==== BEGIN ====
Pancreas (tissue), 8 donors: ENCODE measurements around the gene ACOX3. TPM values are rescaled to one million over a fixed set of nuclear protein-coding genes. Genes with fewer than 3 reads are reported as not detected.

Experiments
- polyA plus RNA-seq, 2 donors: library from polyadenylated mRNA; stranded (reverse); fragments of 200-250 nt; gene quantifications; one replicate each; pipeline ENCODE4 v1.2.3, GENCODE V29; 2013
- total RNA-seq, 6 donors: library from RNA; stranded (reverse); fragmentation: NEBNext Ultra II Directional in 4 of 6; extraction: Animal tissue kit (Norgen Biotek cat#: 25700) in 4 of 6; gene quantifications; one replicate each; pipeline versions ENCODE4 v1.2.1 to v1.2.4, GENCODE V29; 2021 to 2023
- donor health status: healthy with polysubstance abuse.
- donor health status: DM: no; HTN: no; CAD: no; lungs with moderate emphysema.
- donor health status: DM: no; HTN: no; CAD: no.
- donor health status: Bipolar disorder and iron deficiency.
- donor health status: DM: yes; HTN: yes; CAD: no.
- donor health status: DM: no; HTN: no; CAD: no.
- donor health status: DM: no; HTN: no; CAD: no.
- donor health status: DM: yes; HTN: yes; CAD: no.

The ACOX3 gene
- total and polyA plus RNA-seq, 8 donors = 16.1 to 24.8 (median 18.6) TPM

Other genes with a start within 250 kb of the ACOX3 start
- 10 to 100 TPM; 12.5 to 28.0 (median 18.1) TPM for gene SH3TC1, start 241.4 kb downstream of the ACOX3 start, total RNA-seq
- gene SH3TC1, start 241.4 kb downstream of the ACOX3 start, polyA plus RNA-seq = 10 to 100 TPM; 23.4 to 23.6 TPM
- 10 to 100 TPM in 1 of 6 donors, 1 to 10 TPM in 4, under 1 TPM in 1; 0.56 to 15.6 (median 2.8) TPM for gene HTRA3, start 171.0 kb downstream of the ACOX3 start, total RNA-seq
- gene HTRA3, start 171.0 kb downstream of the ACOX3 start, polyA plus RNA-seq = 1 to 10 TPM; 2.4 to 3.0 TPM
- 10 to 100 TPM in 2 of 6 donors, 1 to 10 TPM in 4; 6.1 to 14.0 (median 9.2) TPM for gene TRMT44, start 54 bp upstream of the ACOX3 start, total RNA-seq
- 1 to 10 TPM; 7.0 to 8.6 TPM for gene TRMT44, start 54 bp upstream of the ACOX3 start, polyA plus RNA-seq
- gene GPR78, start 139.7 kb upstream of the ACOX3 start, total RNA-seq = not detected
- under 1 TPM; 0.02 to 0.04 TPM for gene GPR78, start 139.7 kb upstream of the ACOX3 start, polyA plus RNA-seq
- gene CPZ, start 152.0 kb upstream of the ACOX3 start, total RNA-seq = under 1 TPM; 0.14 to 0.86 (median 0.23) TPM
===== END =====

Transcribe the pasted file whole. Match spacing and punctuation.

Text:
Pancreas (tissue), 8 donors: ENCODE measurements around the gene ACOX3. TPM values are rescaled to one million over a fixed set of nuclear protein-coding genes. Genes with fewer than 3 reads are reported as not detected.

Experiments
- polyA plus RNA-seq, 2 donors: library from polyadenylated mRNA; stranded (reverse); fragments of 200-250 nt; gene quantifications; one replicate each; pipeline ENCODE4 v1.2.3, GENCODE V29; 2013
- total RNA-seq, 6 donors: library from RNA; stranded (reverse); fragmentation: NEBNext Ultra II Directional in 4 of 6; extraction: Animal tissue kit (Norgen Biotek cat#: 25700) in 4 of 6; gene quantifications; one replicate each; pipeline versions ENCODE4 v1.2.1 to v1.2.4, GENCODE V29; 2021 to 2023
- donor health status: healthy with polysubstance abuse.
- donor health status: DM: no; HTN: no; CAD: no; lungs with moderate emphysema.
- donor health status: DM: no; HTN: no; CAD: no.
- donor health status: Bipolar disorder and iron deficiency.
- donor health status: DM: yes; HTN: yes; CAD: no.
- donor health status: DM: no; HTN: no; CAD: no.
- donor health status: DM: no; HTN: no; CAD: no.
- donor health status: DM: yes; HTN: yes; CAD: no.

The ACOX3 gene
- total and polyA plus RNA-seq, 8 donors = 16.1 to 24.8 (median 18.6) TPM

Other genes with a start within 250 kb of the ACOX3 start
- 10 to 100 TPM; 12.5 to 28.0 (median 18.1) TPM for gene SH3TC1, start 241.4 kb downstream of the ACOX3 start, total RNA-seq
- gene SH3TC1, start 241.4 kb downstream of the ACOX3 start, polyA plus RNA-seq = 10 to 100 TPM; 23.4 to 23.6 TPM
- 10 to 100 TPM in 1 of 6 donors, 1 to 10 TPM in 4, under 1 TPM in 1; 0.56 to 15.6 (median 2.8) TPM for gene HTRA3, start 171.0 kb downstream of the ACOX3 start, total RNA-seq
- gene HTRA3, start 171.0 kb downstream of the ACOX3 start, polyA plus RNA-seq = 1 to 10 TPM; 2.4 to 3.0 TPM
- 10 to 100 TPM in 2 of 6 donors, 1 to 10 TPM in 4; 6.1 to 14.0 (median 9.2) TPM for gene TRMT44, start 54 bp upstream of the ACOX3 start, total RNA-seq
- 1 to 10 TPM; 7.0 to 8.6 TPM for gene TRMT44, start 54 bp upstream of the ACOX3 start, polyA plus RNA-seq
- gene GPR78, start 139.7 kb upstream of the ACOX3 start, total RNA-seq = not detected
- under 1 TPM; 0.02 to 0.04 TPM for gene GPR78, start 139.7 kb upstream of the ACOX3 start, polyA plus RNA-seq
- gene CPZ, start 152.0 kb upstream of the ACOX3 start, total RNA-seq = under 1 TPM; 0.14 to 0.86 (median 0.23) TPM